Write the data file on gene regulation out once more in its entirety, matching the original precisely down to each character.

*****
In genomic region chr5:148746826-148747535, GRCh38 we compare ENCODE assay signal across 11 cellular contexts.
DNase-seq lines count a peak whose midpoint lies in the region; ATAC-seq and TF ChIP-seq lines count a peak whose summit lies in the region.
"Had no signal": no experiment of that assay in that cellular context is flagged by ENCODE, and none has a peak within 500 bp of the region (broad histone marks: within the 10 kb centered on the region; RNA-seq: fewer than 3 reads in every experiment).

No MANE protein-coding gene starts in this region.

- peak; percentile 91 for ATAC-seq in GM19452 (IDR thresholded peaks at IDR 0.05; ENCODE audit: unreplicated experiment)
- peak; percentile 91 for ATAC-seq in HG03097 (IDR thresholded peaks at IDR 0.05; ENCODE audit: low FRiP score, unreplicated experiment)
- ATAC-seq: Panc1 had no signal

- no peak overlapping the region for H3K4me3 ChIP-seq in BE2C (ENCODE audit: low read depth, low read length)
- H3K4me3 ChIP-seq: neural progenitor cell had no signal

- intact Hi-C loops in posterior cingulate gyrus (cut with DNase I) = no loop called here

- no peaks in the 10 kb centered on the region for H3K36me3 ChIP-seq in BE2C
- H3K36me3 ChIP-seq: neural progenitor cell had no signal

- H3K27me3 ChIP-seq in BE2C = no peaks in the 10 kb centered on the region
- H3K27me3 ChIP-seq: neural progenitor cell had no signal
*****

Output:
In genomic region chr5:148746826-148747535, GRCh38 we compare ENCODE assay signal across 11 cellular contexts.
DNase-seq lines count a peak whose midpoint lies in the region; ATAC-seq and TF ChIP-seq lines count a peak whose summit lies in the region.
"Had no signal": no experiment of that assay in that cellular context is flagged by ENCODE, and none has a peak within 500 bp of the region (broad histone marks: within the 10 kb centered on the region; RNA-seq: fewer than 3 reads in every experiment).

No MANE protein-coding gene starts in this region.

- peak; percentile 91 for ATAC-seq in GM19452 (IDR thresholded peaks at IDR 0.05; ENCODE audit: unreplicated experiment)
- peak; percentile 91 for ATAC-seq in HG03097 (IDR thresholded peaks at IDR 0.05; ENCODE audit: low FRiP score, unreplicated experiment)
- ATAC-seq: Panc1 had no signal

- no peak overlapping the region for H3K4me3 ChIP-seq in BE2C (ENCODE audit: low read depth, low read length)
- H3K4me3 ChIP-seq: neural progenitor cell had no signal

- intact Hi-C loops in posterior cingulate gyrus (cut with DNase I) = no loop called here

- no peaks in the 10 kb centered on the region for H3K36me3 ChIP-seq in BE2C
- H3K36me3 ChIP-seq: neural progenitor cell had no signal

- H3K27me3 ChIP-seq in BE2C = no peaks in the 10 kb centered on the region
- H3K27me3 ChIP-seq: neural progenitor cell had no signal